A new Report reveals blackspots for young people not in education, employment or training across Great Britain
A report by The Work Foundation and Private Equity Foundation has uncovered ten blackspots for youth disengagement – cities where between one in five and one in four young people are not in education, employment or training (NEET). The recession exacerbated this problem, with the largest increases in NEET rates in those cities which already had high levels. Launched as part of a research partnership with the Private Equity Foundation, Off the map? The geography of NEETs examines NEET rates for 16 – 24 year olds across Great Britain. It identifies a group of blackspots for the problem (see appendix 1 for full listing and map) and argues that without effective, targeted action from government and business, a generation of young people in these cities will face a bleak future in the labour market.
The report warns that young people are facing two pressures which are contributing to this worsening trend. Firstly, rapidly rising unemployment means fewer entry level jobs, with young, less experienced workers more vulnerable to job losses. This has led to a crisis in youth employment rates, with Q3 figures expected to exceed one million. Alongside this, spending cuts are restricting youth services and reducing the ability of government to respond to the crisis. Neil Lee, author and Senior Economist, said: “The number of young people who are NEET is one of the UK’s most serious social problems. For a young person, being out of education, employment or training can have major ramifications, including long-term reductions in wages and increased chances of unemployment later in life, as well as social or psychological problems arising as a result of sustained unemployment.”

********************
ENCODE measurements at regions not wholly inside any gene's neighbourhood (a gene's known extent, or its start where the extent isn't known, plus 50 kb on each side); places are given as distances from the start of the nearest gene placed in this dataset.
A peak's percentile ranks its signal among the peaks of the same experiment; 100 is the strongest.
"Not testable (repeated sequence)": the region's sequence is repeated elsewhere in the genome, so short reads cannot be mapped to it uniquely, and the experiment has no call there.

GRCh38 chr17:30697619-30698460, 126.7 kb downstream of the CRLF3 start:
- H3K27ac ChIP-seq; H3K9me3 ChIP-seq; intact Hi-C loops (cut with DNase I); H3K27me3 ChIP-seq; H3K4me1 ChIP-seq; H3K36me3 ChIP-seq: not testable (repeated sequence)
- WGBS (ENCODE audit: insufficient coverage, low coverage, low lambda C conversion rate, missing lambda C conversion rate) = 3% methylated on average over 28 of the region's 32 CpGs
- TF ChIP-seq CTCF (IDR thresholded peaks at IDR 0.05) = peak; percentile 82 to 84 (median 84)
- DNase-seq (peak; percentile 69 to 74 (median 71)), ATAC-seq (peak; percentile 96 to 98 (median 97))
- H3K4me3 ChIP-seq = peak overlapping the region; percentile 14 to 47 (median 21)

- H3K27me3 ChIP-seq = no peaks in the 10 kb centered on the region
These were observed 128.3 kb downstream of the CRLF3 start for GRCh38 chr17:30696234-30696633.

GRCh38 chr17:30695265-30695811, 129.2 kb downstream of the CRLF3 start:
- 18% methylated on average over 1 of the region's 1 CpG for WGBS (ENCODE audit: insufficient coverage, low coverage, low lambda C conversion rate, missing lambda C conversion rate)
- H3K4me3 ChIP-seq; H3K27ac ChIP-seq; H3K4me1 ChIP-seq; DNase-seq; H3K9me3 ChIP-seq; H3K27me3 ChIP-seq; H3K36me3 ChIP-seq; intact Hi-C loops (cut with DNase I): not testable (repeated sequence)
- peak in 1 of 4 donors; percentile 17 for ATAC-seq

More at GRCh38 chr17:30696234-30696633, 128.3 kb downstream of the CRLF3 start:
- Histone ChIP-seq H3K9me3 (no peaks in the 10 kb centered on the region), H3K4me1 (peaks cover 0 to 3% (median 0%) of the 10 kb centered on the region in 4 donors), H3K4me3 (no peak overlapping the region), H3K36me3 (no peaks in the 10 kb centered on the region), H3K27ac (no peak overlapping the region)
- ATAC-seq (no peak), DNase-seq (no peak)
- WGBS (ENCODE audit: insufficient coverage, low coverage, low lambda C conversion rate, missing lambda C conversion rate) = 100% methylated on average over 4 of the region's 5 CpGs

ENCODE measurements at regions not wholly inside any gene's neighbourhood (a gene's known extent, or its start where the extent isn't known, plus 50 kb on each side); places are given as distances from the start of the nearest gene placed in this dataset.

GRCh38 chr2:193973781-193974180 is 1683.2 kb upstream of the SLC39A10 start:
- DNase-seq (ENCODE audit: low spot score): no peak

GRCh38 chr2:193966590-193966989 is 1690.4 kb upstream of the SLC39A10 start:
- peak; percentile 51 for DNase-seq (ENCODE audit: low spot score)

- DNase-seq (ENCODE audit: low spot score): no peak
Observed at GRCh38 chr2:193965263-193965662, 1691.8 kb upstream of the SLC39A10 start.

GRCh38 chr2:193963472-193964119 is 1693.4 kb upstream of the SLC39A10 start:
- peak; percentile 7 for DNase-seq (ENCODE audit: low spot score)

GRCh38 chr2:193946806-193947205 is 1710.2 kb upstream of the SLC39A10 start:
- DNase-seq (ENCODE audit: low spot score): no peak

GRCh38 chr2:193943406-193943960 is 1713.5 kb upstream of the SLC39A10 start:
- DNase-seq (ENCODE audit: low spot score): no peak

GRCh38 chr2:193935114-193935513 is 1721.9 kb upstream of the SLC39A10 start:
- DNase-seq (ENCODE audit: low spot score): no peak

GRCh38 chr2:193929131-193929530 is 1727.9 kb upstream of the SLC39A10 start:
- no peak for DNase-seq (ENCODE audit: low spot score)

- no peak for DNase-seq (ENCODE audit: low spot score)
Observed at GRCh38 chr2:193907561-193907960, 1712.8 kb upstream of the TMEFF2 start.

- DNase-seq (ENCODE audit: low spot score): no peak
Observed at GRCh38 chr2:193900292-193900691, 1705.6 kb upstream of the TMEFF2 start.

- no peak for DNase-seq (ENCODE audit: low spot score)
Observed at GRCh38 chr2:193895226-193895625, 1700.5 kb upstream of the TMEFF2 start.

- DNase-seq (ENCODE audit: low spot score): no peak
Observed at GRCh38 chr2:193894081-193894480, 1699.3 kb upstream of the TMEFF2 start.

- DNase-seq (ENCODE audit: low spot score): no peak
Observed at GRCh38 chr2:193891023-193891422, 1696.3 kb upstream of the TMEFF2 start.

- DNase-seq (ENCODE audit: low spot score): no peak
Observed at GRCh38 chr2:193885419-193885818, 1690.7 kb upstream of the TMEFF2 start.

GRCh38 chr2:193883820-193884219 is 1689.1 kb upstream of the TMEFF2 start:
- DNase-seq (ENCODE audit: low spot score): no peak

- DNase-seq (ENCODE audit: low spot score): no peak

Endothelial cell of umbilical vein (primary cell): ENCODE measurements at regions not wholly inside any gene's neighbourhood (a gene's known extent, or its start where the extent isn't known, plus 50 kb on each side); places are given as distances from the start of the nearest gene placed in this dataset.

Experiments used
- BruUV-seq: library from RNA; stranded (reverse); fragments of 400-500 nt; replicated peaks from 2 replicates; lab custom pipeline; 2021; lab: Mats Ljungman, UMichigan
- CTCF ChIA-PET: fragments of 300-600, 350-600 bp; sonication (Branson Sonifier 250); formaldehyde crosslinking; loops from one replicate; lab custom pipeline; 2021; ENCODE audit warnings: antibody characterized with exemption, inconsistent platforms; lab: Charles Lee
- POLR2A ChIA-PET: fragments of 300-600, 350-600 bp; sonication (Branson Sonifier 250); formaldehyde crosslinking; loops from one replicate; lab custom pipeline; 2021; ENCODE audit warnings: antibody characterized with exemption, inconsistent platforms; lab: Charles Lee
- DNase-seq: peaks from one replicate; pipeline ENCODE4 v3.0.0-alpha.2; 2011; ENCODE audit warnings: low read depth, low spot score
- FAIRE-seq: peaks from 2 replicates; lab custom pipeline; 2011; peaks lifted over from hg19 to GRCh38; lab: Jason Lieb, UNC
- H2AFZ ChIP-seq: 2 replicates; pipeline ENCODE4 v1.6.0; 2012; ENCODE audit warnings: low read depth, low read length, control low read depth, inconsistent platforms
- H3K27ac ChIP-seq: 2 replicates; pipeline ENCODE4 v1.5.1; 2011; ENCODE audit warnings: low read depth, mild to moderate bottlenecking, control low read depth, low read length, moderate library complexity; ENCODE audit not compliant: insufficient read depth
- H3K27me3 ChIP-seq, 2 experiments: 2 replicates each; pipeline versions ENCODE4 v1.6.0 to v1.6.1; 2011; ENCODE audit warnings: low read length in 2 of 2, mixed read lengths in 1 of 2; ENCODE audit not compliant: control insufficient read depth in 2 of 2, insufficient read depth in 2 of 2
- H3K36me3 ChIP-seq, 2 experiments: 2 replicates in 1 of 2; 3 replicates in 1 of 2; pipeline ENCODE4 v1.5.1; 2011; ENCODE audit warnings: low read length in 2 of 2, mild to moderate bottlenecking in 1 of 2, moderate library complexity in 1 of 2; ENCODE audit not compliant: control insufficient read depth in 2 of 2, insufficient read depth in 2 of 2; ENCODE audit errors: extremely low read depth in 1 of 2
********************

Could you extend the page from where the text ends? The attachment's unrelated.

Shaks Ghosh, Chief Executive, Private Equity Foundation, said: “This report has highlighted the great disparity in opportunities for young people across Great Britain. The fact that nearly a quarter of 16 to 24 year olds are disengaged from education or employment in certain cities is not only shocking but very sad. Children from deprived areas urgently need the right support to continue in school, go to college or to get a job. To neglect these NEETs, risks a crisis in too many of our communities”. Among the chief blackspots identified are cities such as Grimsby, Doncaster and Blackpool. Parts of London, such as Hackney and Newham, also have high rates of young people NEET. Of those cities with relatively low levels of NEETs, Oxford, Aberdeen and York come out as the best performers, with cities such as Portsmouth and Plymouth also coming performing well.
NEET blackspots face major social problems unless action is taken at local and national levels to tackle the issue. The report recommends that local government focuses on the better coordination of services at a local level, ensuring clear pathways between school, education and the world of work. It also calls on the government to ensure better data is made available to analyse the extent of the problem. The report appendix includes a ten point manifesto for action that the Private Equity Foundation uses to frame its work.